Spending More Time on Your 20 Percent
January 4, 2018
Hosted by Larry Sternberg, J.D. and Kim Turnage, Ph.D.
In this week’s episode of Managing to Make a Difference, Larry Sternberg and Dr. Kim Turnage discuss why you should spend more time on your 20%. This idea comes from the 80/20 rule, which essentially states that 20% of your efforts account for 80% of your results. Time management is not necessarily about doing several things at once, but rather spending your time on the things that make the biggest impact. As discussed before, playing to one’s strengths will provide you the biggest return on your investment. Therefore, if you spend 20% of your effort doing things you are good at and enjoy, you will have the biggest potential for growth. This can be applied not only to yourself, but to your team members. Make sure to tune in to learn more!
Managing to Make a Difference
Archives Available on VoiceAmerica Business Channel
As a manager, do you want to make a significant, positive difference in your employees’ lives? If so, this program is for you. Based on their upcoming book, "Managing to Make a Difference," Larry Sternberg, J.D. and Kim Turnage, Ph.D., discuss principles and practices supported by both research and experience, providing you with practical ways to apply the lessons and learn from your own experience. Join Larry and Kim every week for dynamic and thought-provoking conversation that will help you take action to grow as a manager and leader.
Larry Sternberg, J.D. and Kim Turnage, Ph.D.
Having been with Talent Plus(r) since 1999, Sternberg has served in a variety of capacities beginning as a management consultant and in-depth analyst. He has held leadership positions as chair of management consulting, leadership consulting and client engagement, and most recently president. He is now a Talent Plus Fellow performing duties as an oft-requested speaker and consultant.
Sternberg has been instrumental in helping clients build Talent-Based Organizations. He has designed and conducted training programs on a variety of topics for thousands of executives and managers and has served as a facilitator for numerous organizations to articulate their mission, vision and values. His areas of expertise include selection, training and development, employee engagement, empowerment, self-directed work teams, strengths management, mentoring and leading change.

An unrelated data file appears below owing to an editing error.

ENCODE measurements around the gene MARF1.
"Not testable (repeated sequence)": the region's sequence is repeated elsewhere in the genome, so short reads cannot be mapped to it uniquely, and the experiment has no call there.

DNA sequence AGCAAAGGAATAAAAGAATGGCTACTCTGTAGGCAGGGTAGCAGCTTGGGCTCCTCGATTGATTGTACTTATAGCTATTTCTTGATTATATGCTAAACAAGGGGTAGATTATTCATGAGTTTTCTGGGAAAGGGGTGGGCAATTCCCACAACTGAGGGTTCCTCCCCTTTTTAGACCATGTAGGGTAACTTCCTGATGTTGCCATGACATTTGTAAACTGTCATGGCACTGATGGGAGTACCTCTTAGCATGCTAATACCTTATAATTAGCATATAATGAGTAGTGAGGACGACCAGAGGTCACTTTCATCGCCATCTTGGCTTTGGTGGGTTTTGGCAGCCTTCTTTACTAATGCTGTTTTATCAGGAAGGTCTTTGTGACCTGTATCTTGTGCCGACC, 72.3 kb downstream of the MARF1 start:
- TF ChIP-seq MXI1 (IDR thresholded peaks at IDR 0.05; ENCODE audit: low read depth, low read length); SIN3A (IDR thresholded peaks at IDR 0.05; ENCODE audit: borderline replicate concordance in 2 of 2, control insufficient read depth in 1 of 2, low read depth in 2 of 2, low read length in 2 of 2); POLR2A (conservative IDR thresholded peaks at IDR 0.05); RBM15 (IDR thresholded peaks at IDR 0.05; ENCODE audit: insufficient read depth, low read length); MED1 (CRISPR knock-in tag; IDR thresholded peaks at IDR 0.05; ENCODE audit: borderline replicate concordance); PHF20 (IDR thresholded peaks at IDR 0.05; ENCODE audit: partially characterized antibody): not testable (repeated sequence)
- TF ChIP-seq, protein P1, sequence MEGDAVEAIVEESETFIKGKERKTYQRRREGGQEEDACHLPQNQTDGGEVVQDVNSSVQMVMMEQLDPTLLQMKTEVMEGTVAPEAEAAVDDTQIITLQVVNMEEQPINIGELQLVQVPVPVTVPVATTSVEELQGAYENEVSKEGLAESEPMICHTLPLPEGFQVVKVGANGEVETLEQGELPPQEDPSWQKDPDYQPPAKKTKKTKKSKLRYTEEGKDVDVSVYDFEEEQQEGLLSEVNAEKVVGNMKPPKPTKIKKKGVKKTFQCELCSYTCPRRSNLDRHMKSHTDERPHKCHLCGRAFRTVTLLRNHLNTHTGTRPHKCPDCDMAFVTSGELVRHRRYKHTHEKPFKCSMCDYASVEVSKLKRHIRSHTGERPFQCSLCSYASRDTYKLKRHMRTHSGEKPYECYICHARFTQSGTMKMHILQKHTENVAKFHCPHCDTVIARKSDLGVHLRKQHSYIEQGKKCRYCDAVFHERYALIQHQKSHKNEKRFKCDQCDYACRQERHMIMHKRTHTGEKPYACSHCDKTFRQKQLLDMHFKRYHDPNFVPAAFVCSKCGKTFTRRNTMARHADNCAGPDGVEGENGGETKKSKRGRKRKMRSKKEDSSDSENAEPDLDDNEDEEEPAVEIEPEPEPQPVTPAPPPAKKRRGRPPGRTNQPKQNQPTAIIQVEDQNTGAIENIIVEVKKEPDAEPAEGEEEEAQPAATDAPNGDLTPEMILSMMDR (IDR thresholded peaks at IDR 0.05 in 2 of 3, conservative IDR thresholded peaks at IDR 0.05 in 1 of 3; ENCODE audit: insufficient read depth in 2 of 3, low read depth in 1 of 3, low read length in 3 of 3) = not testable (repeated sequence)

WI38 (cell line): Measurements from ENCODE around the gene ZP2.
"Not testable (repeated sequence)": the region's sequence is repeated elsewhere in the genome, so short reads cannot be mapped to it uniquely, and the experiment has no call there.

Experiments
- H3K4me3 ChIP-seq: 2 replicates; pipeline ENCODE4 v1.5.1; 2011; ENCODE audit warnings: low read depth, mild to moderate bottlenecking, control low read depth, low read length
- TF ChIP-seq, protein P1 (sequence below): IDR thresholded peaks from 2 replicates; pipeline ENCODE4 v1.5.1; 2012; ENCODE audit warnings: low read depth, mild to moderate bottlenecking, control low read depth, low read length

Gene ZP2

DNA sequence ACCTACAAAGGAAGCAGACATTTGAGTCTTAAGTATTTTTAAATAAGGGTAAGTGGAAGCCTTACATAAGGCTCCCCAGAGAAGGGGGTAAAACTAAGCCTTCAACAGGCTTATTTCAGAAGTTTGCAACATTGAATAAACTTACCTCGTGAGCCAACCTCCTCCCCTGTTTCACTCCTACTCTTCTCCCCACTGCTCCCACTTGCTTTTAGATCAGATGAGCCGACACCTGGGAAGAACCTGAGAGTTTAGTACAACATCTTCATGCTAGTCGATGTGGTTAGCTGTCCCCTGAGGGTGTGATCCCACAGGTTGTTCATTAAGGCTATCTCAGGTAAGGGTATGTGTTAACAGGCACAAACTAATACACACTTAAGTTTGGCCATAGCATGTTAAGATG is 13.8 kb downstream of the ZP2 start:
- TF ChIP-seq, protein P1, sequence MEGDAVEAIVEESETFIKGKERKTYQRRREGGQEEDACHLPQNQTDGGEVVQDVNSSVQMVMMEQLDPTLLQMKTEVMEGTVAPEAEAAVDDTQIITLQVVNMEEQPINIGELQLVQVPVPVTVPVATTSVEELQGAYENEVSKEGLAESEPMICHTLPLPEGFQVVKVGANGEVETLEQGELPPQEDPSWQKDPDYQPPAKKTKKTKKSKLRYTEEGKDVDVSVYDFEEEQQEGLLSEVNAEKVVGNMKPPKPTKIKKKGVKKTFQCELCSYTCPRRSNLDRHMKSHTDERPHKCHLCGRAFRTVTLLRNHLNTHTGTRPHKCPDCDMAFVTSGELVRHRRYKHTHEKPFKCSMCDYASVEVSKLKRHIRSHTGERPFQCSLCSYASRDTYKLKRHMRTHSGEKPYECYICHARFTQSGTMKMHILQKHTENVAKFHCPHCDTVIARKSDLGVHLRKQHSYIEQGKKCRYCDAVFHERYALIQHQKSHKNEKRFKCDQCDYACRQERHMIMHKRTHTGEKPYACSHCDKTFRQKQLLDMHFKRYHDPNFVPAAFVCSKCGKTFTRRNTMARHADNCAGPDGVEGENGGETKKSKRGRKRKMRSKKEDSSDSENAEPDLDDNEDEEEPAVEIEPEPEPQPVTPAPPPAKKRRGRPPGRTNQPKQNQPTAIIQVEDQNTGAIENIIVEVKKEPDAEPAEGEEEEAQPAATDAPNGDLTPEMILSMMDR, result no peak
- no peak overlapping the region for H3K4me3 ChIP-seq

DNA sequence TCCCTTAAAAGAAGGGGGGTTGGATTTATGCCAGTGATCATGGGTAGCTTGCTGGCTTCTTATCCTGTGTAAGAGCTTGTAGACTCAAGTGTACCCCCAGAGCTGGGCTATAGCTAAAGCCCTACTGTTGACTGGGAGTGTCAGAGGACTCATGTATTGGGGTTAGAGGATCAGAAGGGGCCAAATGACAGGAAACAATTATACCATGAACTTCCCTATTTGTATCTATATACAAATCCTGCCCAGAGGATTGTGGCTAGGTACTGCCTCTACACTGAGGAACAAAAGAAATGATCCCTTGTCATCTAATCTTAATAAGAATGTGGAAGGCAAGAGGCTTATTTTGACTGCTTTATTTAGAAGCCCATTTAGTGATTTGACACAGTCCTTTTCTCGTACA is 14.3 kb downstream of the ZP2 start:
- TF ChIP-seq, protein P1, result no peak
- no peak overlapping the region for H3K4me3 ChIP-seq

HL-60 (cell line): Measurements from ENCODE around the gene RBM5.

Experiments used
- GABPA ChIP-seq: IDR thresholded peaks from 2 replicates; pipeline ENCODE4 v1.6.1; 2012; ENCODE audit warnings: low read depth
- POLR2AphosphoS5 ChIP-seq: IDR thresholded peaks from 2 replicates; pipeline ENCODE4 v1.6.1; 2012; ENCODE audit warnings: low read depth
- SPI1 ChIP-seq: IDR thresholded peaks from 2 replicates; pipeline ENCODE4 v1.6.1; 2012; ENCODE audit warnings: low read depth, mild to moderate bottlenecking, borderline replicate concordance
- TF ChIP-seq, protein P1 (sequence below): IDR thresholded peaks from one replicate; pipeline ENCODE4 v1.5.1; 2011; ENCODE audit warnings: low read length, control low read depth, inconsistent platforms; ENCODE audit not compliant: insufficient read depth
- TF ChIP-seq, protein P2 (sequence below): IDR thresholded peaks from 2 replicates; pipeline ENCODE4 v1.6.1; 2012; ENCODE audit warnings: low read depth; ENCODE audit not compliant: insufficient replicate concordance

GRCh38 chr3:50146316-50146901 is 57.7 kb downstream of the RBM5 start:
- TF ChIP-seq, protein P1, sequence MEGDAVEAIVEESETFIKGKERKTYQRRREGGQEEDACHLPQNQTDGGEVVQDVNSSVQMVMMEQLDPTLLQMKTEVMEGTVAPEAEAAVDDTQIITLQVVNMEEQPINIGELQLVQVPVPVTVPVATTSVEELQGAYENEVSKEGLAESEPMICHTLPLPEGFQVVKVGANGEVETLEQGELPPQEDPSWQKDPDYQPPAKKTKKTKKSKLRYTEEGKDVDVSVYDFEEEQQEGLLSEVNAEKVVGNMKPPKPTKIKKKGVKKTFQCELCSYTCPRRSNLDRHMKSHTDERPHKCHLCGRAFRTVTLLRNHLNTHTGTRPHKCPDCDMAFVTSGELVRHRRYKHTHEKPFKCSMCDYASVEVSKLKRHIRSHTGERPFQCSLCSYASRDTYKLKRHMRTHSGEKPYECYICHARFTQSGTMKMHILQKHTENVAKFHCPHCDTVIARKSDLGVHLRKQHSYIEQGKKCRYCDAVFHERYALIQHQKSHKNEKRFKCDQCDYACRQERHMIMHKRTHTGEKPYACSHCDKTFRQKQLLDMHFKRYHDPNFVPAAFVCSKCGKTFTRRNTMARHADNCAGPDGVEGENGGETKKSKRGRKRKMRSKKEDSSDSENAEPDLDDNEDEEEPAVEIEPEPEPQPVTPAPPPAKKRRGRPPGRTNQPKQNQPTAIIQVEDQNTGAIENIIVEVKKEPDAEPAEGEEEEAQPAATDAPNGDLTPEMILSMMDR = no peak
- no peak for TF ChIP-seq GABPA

A longtime champion of Talent Plus, Sternberg utilized The Science of Talent(r) in his roles prior to joining Talent Plus as vice president of human resources with The Portman Hotel Company and as a general manager with The Ritz-Carlton Hotel Company. He pioneered self-directed work teams, achieving remarkable improvements in financial results, guest satisfaction and employee satisfaction. Sternberg holds a Bachelor of Arts degree in philosophy from Hamilton College, where he was a member of Phi Beta Kappa, and a Juris Doctor from Georgetown University Law Center.
Kim Turnage has spent her career figuring out where people naturally excel and connecting them with opportunities to stretch those talents. She first joined Talent Plus ® in 1997 as a Senior Research Analyst and Leadership Consultant. At that time, she directed research, statistical analysis and reporting of results, including the design, initial validation and ongoing validation of selection instruments. She also consulted with clients to develop and implement measurement strategies to help them understand the impact of talent-based selection and strengths-based management on their business outcomes.
She now serves as a Senior Leadership Consultant at Talent Plus. In this capacity, she works with client partners in the selection, development and retention of top leadership talent, including succession planning. She has consulted with global clients including The Ritz-Carlton Hotel Company, Cancer Treatment Centers of America (CTCA), Harman Management Corporation, the United States Air Force and Gensler.
A graduate of the University of Nebraska – Lincoln, Kim earned a B.A. (1990) in English and Psychology, an M.S. (1994) in Psychology, and a Ph.D. (1997) in Experimental Psychology. She was a Presidential Fellow in 1997. During her time as a graduate student and later as an adjunct faculty member, she taught undergraduate courses in Research Methods and Data Analysis, Perception, Cognition and Introductory Psychology.